Balance sheets are healing

Balance sheets are healing

Corporate financials didn’t look pretty a year ago. Indian firms were visiting their banks’ restructuring cells to renegotiate their liabilities and ratings agencies were on a downgrading spree. The amount of debt these firms had piled on during the heady boom of last decade was starting to impair their cash flows, since money went into financing debt. It seemed India was nearing its Minsky moment, a point in the credit cycle named after economist Hyman Minsky when the market discovers the final Ponzi stage of a credit bubble.

With another earnings season around the corner, it’s safe to say firms have averted this moment. On Wednesday, local credit rating agency Crisil published an annual report that noted 210 rating downgrades for 2009-10, but 123 upgrades. For 2008-09, in contrast, Crisil, the largest local agency, had downgraded 84 and upgraded only two. A downgrade makes it harder for a firm to borrow.

Crisil also suggests a full turn in corporate creditability. Rating agencies track what they call a modified credit ratio, the proportion of upgrades to downgrades. This ratio had been declining annually four years in a row, reaching a 10-year low for 2008-09. It’s now back on the rise, meaning more companies are cleaning their balance sheets.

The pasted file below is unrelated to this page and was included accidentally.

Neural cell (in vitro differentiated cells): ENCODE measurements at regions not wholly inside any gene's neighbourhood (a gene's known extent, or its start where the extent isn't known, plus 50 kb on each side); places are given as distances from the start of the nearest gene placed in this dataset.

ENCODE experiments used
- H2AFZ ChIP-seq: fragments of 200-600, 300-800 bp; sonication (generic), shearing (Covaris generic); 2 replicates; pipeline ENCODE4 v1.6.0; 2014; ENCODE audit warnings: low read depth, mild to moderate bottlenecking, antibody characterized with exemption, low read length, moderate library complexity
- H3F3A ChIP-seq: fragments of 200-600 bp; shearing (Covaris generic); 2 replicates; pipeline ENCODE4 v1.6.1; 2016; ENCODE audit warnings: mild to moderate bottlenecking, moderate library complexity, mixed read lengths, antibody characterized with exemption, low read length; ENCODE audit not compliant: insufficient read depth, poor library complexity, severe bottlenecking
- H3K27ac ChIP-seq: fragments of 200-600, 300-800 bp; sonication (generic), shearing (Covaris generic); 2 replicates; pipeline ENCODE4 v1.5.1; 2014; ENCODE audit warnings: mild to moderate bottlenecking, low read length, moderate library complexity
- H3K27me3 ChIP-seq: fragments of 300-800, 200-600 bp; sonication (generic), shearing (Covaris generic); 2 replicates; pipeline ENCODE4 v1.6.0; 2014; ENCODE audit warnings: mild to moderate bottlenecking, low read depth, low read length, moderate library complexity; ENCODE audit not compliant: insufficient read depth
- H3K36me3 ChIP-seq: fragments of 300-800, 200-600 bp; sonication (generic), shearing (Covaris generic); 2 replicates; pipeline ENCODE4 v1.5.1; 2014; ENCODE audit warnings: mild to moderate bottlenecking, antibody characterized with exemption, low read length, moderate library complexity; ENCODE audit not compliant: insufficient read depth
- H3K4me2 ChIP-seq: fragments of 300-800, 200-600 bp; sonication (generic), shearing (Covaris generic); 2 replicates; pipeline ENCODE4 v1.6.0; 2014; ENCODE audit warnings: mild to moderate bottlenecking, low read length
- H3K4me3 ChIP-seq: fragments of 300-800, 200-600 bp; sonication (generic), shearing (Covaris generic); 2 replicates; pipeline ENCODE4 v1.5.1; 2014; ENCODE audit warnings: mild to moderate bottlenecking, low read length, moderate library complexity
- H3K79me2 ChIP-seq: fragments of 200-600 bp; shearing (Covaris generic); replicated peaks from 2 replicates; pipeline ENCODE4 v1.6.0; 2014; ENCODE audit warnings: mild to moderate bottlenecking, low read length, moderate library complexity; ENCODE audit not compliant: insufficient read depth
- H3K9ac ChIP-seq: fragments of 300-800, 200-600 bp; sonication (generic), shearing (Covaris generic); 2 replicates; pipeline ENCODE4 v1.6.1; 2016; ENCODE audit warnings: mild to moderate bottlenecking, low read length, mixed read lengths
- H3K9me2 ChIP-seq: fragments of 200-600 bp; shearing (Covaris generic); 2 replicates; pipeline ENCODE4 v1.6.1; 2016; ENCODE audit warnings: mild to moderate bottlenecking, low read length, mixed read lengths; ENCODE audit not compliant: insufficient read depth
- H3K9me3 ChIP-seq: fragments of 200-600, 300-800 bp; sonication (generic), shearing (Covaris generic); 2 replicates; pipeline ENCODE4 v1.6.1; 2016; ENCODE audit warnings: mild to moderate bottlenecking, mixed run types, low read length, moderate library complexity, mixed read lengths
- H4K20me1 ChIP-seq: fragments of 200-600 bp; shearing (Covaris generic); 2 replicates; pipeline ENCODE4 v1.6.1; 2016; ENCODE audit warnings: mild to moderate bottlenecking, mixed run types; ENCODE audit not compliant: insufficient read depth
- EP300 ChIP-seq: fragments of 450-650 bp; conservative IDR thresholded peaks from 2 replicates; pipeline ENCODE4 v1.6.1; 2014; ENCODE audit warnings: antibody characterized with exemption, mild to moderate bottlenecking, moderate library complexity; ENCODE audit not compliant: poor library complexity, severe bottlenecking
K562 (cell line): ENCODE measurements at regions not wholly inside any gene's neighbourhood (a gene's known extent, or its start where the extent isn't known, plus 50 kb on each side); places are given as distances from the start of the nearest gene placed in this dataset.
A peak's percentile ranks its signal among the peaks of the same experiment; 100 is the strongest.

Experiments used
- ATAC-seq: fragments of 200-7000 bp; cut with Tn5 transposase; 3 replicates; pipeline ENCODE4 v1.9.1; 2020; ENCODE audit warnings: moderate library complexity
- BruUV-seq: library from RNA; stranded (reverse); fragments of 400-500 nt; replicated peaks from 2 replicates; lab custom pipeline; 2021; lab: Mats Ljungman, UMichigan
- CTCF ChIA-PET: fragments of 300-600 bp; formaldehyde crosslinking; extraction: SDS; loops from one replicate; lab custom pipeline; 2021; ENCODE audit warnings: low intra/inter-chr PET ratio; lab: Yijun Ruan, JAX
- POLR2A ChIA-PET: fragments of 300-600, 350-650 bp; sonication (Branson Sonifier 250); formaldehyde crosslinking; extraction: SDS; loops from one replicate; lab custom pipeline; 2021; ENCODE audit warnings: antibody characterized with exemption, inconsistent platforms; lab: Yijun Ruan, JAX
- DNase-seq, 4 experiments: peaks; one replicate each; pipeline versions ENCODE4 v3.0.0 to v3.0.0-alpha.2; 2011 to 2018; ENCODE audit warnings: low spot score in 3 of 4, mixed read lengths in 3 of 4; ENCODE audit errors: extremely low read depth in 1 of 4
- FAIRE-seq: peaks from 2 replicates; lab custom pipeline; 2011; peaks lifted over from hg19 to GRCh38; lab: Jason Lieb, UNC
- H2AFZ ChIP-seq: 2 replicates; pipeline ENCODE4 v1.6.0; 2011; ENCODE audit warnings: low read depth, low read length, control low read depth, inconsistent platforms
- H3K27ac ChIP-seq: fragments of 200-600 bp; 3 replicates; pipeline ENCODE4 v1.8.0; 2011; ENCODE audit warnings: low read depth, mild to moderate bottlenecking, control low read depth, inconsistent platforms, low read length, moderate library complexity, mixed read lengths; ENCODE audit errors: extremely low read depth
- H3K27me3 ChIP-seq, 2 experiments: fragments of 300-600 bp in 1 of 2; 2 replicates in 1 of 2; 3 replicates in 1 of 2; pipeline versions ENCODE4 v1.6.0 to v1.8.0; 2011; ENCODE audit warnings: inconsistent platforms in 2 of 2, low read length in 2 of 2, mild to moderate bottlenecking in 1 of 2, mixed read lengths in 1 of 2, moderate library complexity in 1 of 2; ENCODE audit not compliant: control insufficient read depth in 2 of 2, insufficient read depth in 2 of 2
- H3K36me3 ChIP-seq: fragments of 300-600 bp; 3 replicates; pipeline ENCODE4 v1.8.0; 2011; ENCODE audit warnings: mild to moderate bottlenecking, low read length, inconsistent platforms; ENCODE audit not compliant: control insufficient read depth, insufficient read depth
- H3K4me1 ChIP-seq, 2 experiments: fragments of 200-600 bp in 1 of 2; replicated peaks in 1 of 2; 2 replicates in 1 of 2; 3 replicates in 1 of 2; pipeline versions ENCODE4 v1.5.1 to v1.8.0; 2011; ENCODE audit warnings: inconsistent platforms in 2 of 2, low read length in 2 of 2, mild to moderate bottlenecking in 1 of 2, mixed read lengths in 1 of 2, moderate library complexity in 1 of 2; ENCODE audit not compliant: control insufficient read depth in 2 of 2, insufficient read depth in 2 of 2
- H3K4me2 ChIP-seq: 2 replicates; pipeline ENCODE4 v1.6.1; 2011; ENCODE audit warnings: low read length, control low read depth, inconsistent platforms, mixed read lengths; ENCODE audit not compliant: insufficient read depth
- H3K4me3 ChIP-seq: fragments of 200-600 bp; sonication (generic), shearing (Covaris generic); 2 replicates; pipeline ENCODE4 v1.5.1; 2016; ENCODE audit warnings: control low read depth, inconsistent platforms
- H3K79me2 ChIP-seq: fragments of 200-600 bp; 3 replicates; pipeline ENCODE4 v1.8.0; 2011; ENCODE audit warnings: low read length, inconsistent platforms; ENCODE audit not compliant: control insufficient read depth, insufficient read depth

Companies are even starting to have more cash on hand. Last month, Citigroup said that 2009-10 would see free cash flows for Indian firms—the money left after capital expenditures—turning positive and even rising sharply for the next few years, after staying negative since 2007-08. This means firms will not just make investments— Asia is already seeing a boost in deal making—but also reduce debt.

Does that mean that India’s companies have learnt they shouldn’t leverage themselves too much? Crisil itself points at something more fragile: 426 firms still carry a “negative" outlook on their creditworthiness. And let’s not forget, government stimulus—hopefully temporary—aided the recovery.

But Indian business leaders surely want to avoid the havoc the global credit bubble has played on Western corporations. That means averting not just the final stage of the Minsky cycle, but also previous ones where companies have to rely on high debt to push growth. They have a genuine chance now to grow on more sustainable and stable factors.

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